I only got to see highlights of his victory Sunday so the thing that stuck me the most was how Tiger Woods was staring down his approach shots. Holding a pose, like a hitter who was looking for a fastball and got one. With two weeks to go to the Masters, Tiger is dialed in — and that’s why we’ll all be watching, on TV, or online, when the Masters happens.
In the long run another win at the Arnold Palmer Bay Hill Invitational presented by MasterCard won’t mean much in Woods’ long string of victories. But No. 72 was more important than most given the long stretch of time between it and No. 71. November of 2009 was the last time Woods was victorious in a regular Tour event, and we all know what else happened in between. Nothing short of one of the more epic personal meltdowns and letdowns of all time. For some of that he will never be forgiven, and rightfully so. But when it comes to golf it appears Tiger is ready for some major redemption.
And whether he makes it all the way back or not — whether he resumes his chase of Jack Nicklaus and the Golden Bear’s 18 major titles — we will all be compelled to watch what is probably the best and most pure event broadcast in sports today, the Masters. If you’re watching on TV it’s nothing short of heaven, since there are so few commercials, maybe just a few an hour. It’s nonstop golf in one of the world’s premier settings.
And online, the Masters has long set the standard of what Internet coverage should be. The tournament was the first to really show different views online, including a steady diet of “Amen Corner,” which is a great way to watch — instead of the television bounce-around with a focus on the leaders the Amen Corner cams watch holes 11, 12 and 13 and you get to see every group go through there. There’s also separate “channels” for holes 15 and 16, which are interesting in their own right. There may be many things you can call the Masters “stodgy” for but online coverage isn’t one of them. Here’s Chairman Billy Payne from last year, talking about how the Masters thinks about online coverage:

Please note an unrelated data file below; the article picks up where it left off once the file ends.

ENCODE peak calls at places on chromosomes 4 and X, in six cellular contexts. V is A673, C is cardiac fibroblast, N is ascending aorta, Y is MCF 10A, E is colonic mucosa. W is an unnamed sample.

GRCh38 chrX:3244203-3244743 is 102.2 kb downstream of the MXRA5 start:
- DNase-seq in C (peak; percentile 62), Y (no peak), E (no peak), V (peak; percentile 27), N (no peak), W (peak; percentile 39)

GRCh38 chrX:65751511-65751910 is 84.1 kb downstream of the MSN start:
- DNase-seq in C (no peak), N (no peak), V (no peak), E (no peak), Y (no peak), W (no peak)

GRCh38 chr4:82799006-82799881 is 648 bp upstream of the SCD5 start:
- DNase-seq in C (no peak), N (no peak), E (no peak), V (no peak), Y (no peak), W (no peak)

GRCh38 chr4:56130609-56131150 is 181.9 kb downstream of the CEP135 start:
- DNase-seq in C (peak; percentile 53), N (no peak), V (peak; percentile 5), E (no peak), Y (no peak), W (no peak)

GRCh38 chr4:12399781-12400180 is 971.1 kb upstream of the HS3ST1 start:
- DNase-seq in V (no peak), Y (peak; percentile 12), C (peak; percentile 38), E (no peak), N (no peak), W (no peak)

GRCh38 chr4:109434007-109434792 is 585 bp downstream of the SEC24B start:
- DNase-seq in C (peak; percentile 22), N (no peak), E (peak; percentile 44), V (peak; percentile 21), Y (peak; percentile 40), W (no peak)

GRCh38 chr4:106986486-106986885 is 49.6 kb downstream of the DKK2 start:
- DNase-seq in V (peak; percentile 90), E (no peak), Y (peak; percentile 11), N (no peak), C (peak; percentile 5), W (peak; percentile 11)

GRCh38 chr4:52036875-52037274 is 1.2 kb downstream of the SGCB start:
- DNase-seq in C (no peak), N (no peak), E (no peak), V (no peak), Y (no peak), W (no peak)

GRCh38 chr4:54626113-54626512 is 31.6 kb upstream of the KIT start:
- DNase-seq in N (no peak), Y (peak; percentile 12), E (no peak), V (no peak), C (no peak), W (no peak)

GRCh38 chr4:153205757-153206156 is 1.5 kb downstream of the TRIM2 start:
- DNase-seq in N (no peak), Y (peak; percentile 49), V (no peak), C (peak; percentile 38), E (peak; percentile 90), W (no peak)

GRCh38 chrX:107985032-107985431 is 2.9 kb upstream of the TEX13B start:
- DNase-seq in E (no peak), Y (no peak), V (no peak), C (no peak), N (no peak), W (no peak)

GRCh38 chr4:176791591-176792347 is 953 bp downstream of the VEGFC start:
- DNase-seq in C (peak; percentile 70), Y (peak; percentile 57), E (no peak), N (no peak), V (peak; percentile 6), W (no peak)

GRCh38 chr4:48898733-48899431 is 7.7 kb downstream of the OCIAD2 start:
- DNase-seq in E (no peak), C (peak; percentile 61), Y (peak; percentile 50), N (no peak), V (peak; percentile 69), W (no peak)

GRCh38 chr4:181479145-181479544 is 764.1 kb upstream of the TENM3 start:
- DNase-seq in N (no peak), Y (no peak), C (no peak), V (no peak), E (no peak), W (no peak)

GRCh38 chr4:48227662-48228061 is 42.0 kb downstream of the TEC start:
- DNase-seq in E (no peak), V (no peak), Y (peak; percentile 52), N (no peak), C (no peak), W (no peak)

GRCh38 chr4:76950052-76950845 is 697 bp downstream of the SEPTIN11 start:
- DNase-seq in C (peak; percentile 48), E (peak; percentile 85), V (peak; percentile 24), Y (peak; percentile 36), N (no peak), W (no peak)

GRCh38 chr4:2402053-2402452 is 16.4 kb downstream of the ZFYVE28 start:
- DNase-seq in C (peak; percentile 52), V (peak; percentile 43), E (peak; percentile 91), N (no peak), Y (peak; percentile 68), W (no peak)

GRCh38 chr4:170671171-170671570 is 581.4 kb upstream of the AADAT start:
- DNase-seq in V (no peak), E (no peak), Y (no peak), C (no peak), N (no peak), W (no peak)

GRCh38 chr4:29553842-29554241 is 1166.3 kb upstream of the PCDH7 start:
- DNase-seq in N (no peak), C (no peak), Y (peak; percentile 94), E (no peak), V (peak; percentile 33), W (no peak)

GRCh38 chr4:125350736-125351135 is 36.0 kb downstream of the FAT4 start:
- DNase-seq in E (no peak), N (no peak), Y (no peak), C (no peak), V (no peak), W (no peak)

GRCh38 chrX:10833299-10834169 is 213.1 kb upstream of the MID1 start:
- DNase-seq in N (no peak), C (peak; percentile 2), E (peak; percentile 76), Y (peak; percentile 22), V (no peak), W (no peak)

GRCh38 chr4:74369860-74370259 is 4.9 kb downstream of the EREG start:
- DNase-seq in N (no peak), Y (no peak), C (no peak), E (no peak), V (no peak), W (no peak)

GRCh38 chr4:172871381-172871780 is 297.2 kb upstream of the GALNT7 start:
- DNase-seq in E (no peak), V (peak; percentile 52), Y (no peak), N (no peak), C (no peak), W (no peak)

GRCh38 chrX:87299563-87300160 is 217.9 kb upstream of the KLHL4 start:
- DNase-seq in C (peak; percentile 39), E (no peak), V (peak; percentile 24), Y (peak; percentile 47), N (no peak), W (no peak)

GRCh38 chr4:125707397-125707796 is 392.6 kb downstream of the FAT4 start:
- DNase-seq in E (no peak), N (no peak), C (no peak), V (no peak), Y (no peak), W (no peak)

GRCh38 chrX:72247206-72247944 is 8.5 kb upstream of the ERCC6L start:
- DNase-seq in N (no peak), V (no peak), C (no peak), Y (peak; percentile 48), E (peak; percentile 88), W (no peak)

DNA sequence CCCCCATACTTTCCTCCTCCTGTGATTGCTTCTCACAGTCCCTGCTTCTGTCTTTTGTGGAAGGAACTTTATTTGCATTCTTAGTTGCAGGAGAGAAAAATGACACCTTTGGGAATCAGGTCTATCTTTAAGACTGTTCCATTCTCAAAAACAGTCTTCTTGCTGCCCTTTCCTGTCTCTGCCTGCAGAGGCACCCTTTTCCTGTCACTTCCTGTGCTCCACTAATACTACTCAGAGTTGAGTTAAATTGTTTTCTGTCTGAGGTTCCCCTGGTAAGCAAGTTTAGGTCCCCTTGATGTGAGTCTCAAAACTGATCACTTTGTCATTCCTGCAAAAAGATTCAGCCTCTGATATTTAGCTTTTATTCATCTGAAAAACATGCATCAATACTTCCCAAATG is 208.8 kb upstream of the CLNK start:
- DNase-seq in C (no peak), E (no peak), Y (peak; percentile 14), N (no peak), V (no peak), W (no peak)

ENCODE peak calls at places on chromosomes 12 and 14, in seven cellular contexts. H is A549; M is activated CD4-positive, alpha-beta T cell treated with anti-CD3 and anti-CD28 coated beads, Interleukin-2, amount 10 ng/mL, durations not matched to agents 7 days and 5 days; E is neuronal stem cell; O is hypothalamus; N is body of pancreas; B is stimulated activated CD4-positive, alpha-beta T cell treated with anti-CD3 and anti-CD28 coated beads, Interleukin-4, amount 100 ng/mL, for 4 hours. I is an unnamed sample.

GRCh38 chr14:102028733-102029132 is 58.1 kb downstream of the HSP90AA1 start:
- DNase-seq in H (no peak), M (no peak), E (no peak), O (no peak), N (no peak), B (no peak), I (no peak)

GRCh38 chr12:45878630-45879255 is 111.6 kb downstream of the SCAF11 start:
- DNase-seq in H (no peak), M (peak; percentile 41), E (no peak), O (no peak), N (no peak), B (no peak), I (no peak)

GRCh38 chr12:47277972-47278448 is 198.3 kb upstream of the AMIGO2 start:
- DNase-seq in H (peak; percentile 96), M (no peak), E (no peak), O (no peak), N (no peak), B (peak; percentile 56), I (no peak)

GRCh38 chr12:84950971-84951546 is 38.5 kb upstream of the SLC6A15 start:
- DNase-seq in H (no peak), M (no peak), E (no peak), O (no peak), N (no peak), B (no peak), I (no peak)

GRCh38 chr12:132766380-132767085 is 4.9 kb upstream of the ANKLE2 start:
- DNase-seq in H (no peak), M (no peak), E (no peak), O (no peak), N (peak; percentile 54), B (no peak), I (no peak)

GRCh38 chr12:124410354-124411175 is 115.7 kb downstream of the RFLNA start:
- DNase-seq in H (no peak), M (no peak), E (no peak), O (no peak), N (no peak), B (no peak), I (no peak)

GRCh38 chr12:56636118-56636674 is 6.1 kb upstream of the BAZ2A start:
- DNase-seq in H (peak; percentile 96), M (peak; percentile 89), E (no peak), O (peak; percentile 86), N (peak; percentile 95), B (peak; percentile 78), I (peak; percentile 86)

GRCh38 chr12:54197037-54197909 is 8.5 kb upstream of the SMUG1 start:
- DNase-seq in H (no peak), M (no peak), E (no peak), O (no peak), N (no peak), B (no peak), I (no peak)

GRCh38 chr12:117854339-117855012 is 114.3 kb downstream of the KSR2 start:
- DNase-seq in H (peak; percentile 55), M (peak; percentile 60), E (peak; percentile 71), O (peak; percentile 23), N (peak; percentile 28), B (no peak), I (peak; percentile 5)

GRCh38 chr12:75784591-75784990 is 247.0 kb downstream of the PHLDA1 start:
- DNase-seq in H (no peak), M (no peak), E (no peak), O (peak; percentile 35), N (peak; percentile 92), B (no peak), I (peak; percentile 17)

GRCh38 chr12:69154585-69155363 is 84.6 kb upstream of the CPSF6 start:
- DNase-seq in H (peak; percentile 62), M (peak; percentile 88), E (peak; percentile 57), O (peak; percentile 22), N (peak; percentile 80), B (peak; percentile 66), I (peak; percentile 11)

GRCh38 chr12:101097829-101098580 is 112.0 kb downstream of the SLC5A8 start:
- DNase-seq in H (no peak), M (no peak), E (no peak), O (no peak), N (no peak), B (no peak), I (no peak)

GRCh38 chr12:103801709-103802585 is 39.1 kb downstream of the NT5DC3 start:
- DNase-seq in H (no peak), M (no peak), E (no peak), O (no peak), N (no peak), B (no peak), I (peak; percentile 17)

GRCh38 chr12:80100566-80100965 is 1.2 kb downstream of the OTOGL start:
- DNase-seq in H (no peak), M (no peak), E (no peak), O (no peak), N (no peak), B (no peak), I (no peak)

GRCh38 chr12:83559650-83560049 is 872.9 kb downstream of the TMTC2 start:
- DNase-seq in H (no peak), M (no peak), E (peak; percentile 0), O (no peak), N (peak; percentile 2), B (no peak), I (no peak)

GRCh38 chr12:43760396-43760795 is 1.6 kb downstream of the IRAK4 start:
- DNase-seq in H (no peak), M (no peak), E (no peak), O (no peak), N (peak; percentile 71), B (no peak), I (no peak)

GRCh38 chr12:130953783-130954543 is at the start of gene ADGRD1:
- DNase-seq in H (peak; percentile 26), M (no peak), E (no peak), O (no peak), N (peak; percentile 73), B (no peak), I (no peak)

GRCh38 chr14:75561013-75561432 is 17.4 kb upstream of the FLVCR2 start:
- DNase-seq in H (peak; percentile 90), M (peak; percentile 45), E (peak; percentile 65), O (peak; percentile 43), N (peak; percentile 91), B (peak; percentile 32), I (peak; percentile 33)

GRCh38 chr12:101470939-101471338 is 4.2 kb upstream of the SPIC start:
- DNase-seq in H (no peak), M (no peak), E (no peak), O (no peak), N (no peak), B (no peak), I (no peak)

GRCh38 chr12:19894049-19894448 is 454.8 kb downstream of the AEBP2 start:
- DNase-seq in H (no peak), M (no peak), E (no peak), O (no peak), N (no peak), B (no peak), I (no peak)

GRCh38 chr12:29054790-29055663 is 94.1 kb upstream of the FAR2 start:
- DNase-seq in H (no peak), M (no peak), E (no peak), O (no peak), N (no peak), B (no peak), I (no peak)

We continue to work hard on our Internet presence. Our website offers the many options that its visitors have come to expect: Live, high-definition quality video, realtime scores and comprehensive coverage. But this year we have added groundbreaking enhancements with up to nine live video feeds and some truly amazing beauty sequences showcasing Augusta National at its best.
As I’ve said before over the last several years, to the extent that emerging technology is
allowed, the development of digital media will continue to be a part of our larger communications efforts and will hopefully present the Masters and the great game of golf in a unique and exciting manner.
Every year, the Masters is great viewing, either on TV or online. And now with Tiger in form, it will be even more compelling.
Heading home now and I can’t stop smiling. Thanks to Otown fans and everyone watching for all the love. Get well soon, Arnie.
— Tiger Woods (@TigerWoods) March 26, 2012